Parenting

These Supercute Bento Boxes Will Help You Switch Up Your Kids’ Lunchbox Routine

Omniebox
PlanetBox 1
Kokeshi_Bento_Star_Wars_2_grande
LunchBots
YumBox Neptune Blue 6C Brightened
spencer-bento-box-containers-o

Kokeshi C-3PO

This is the droid you’re looking for. The triple-level bento from a galaxy far, far away includes two food compartments and a bowl. To make your little Padawan supremely happy, we suggest pairing it with this R2-D2 thermos.

Planet Box Rover

Forged from stainless steel, this beaut of a bento is built to take a bruising. Five compartments allow parents to include foods of various shapes and sizes, while a small container works well for dips and a larger one is designed for soups or saucier dishes. If you’re looking for new items to pack for lunch, the company’s website offers oodles of meal ideas.

Pottery Barn Kids’ Spencer

These BPA- and phthalate-free plastic bento boxes are simple and sturdy. The five cubbies are perfect for housing an array of nibbles, so your kid never gets bored. If bling is your child’s thing, this box is available in gold, too.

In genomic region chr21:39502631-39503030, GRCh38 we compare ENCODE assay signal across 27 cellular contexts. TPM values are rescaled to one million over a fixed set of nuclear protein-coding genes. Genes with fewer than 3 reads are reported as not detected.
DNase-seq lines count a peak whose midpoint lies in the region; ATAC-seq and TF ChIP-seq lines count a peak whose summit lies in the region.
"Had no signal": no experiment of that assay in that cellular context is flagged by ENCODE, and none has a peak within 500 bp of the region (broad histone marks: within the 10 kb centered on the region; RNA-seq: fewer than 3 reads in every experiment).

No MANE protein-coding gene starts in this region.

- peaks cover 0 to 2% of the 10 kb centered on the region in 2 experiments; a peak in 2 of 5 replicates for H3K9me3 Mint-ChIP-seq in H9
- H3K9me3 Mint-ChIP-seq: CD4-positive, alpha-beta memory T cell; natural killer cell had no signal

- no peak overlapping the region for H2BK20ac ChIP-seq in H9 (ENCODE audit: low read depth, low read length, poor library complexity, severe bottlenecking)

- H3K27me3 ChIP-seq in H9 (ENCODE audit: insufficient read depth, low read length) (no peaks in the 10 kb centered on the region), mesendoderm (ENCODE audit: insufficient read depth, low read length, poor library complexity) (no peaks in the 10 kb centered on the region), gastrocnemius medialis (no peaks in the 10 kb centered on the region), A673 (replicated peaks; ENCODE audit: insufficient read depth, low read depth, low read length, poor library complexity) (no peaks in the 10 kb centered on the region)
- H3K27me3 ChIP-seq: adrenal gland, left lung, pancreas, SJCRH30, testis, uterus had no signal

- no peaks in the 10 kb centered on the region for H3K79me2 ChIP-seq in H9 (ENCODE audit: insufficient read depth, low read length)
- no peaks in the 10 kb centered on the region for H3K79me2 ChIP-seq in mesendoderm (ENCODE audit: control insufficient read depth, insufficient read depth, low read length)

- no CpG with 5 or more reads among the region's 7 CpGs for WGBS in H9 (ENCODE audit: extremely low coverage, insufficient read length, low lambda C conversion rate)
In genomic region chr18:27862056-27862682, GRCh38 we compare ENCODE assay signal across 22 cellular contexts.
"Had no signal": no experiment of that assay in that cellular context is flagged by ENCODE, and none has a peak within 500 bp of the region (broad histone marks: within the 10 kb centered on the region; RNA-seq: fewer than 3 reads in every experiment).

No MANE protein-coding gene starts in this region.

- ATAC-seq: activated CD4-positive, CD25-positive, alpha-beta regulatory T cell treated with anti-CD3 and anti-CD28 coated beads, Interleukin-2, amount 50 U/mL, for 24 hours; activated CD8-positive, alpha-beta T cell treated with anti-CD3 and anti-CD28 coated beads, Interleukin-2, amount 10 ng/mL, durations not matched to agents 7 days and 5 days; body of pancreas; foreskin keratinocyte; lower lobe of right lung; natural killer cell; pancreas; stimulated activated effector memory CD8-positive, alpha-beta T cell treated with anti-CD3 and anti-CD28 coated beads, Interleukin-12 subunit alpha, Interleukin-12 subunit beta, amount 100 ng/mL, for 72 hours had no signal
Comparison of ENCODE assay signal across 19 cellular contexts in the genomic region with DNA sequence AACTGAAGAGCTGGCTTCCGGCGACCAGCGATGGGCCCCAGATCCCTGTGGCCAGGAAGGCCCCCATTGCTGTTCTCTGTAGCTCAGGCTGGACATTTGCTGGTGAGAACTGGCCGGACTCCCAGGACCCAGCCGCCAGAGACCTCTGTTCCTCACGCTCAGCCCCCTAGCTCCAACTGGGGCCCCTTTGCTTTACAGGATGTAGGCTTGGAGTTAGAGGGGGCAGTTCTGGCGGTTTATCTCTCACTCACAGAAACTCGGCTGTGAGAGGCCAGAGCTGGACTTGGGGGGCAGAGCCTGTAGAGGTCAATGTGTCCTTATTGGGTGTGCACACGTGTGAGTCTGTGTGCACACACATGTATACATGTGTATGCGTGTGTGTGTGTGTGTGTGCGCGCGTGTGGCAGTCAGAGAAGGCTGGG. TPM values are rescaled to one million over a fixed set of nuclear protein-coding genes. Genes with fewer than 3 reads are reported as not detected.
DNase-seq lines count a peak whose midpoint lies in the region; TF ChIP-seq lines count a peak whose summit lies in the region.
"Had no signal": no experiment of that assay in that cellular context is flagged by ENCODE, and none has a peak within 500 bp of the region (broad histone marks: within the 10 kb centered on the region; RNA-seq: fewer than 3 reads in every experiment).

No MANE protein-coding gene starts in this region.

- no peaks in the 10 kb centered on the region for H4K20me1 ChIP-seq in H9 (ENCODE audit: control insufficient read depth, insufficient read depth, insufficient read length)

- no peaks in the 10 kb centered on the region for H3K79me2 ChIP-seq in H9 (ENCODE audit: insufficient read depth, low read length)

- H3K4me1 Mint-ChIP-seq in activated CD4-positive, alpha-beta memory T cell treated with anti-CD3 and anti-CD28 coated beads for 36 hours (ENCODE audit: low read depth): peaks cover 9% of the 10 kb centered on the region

LunchBots Cinco

Designed to be dropped, dented, and dinged. The stainless steel box features five sections perfect for fruits, veggies, cheese and crackers, mini kebabs, hard boiled eggs, or whatever else your little one may desire. Don’t forget to slip in a note occasionally to remind your kid how much you love them.

Yumbox Original

Seal up sauces and lock down dips with this leak-proof lunchbox. Six sections in several sizes are designed to hold everything a growing kid needs to flourish. Check out the company’s website if you’re seeking some recipe inspiration.

OmieBox

This eye-catching bento is divided into two distinct microclimates. The insulated bowl at the center keeps entrees warm, while the two compartments surrounding it are designed to keep items cool. Your tyke’s lunch routine just got awesome-ized.

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Parenting writer

Nevin Martell is a parenting, food, and travel writer whose work has appeared in the Washington Post, New York Times, Saveur, Men’s Journal, Fortune, Travel + Leisure, Runner’s World, and many other publications. He is author of seven books, including It’s So Good: 100 Real Food Recipes for Kids, the travelogue-memoir Freak Show Without a Tent: Swimming with Piranhas, Getting Stoned in Fiji and Other Family Vacations, and the small-press smash Looking for Calvin and Hobbes: The Unconventional Story of Bill Watterson and His Revolutionary Comic Strip. When he isn’t working, he loves spending time with his wife and their four-year-old son, who already runs faster than he does.